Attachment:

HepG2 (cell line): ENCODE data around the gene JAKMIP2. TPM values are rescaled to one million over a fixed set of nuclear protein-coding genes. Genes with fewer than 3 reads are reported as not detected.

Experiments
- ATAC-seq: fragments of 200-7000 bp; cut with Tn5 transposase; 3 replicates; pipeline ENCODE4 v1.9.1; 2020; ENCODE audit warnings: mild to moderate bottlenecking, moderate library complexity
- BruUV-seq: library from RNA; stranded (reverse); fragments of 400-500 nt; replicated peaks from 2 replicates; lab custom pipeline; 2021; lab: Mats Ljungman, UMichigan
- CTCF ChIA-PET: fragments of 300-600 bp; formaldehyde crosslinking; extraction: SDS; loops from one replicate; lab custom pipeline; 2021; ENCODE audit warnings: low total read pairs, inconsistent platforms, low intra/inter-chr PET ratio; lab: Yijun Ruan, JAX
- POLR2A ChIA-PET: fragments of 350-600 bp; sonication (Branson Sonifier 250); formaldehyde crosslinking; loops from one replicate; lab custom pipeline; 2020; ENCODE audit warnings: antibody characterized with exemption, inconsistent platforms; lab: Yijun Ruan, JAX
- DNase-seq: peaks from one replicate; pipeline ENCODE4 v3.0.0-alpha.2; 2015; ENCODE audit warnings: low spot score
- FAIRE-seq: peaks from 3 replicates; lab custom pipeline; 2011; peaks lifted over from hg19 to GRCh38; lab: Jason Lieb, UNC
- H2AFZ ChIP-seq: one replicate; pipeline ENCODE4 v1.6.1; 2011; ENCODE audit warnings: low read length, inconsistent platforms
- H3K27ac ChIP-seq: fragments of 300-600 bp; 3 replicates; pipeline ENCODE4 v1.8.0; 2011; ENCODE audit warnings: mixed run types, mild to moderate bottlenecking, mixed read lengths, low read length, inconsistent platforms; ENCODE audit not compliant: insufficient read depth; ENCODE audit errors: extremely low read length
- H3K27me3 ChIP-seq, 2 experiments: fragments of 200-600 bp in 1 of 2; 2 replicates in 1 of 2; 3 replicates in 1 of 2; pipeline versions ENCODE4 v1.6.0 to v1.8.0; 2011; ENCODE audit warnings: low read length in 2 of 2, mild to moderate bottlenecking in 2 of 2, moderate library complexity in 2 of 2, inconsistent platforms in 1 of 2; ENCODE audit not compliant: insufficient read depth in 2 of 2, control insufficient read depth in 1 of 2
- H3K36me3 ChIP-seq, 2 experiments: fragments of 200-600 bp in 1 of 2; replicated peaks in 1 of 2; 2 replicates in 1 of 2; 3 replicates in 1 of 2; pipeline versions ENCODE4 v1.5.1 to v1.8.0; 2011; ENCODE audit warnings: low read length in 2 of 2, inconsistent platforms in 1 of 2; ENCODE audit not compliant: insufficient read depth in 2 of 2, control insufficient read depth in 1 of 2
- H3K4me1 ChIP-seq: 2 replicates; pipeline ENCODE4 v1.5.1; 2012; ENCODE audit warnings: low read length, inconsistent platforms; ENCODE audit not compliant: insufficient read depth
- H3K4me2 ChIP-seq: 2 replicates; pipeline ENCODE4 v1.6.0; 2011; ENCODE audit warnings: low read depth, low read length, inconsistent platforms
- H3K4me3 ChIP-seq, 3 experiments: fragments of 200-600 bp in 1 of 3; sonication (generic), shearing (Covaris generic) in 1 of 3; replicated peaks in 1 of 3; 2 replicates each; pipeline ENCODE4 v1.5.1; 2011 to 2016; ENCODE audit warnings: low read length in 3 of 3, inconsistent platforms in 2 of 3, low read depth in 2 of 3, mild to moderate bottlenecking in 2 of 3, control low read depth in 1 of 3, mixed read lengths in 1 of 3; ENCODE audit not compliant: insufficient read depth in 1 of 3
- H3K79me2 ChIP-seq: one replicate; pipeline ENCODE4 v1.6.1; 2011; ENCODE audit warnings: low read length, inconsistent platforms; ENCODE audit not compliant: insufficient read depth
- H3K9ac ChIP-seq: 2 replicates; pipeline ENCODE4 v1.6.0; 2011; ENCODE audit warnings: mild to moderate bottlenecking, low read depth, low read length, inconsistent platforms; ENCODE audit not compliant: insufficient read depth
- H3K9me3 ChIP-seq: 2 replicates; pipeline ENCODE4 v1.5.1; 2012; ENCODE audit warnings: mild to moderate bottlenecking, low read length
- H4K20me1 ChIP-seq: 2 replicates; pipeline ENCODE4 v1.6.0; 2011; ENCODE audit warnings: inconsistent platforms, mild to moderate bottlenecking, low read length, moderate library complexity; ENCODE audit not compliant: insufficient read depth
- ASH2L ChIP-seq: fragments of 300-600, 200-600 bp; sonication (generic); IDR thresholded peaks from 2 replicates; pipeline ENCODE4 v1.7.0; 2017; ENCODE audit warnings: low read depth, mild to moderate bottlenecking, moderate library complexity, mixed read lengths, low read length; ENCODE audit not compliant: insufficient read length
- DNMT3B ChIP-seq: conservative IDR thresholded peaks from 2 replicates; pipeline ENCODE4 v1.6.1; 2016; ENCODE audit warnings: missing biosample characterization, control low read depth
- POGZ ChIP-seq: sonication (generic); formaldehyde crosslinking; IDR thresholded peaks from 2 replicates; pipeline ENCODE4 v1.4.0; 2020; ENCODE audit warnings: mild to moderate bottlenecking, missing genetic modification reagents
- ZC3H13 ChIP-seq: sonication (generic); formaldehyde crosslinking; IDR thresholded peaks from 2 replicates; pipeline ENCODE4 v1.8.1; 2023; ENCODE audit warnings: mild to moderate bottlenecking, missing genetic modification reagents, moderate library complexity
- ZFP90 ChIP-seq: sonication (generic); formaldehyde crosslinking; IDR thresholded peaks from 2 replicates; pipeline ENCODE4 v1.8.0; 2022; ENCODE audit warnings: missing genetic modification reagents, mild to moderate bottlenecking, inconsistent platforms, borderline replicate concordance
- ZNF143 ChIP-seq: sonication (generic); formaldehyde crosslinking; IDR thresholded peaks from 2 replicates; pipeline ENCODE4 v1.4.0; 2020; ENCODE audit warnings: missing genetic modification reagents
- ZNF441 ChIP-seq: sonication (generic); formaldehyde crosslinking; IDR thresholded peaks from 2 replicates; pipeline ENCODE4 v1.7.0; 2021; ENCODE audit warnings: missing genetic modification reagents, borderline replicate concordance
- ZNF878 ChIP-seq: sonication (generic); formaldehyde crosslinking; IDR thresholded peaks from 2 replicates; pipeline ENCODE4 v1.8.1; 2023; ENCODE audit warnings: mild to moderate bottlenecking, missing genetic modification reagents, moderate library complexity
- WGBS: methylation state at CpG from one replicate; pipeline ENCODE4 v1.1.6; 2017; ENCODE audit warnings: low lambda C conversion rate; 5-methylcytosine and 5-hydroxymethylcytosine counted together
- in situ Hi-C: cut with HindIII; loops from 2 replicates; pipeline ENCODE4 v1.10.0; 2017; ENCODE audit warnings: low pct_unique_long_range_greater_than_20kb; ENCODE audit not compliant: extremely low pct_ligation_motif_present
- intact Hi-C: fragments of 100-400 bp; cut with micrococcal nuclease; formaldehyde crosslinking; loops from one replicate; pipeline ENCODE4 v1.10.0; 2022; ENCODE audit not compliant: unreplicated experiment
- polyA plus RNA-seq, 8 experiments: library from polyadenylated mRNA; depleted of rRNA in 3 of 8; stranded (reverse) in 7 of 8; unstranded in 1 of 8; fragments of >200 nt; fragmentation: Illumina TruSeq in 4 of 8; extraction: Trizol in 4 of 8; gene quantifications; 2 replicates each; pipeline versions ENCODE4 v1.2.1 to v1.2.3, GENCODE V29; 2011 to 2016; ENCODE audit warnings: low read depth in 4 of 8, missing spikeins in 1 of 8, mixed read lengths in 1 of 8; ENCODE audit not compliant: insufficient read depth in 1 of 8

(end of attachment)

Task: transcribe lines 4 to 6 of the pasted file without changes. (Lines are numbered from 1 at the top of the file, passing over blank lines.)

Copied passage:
- BruUV-seq: library from RNA; stranded (reverse); fragments of 400-500 nt; replicated peaks from 2 replicates; lab custom pipeline; 2021; lab: Mats Ljungman, UMichigan
- CTCF ChIA-PET: fragments of 300-600 bp; formaldehyde crosslinking; extraction: SDS; loops from one replicate; lab custom pipeline; 2021; ENCODE audit warnings: low total read pairs, inconsistent platforms, low intra/inter-chr PET ratio; lab: Yijun Ruan, JAX
- POLR2A ChIA-PET: fragments of 350-600 bp; sonication (Branson Sonifier 250); formaldehyde crosslinking; loops from one replicate; lab custom pipeline; 2020; ENCODE audit warnings: antibody characterized with exemption, inconsistent platforms; lab: Yijun Ruan, JAX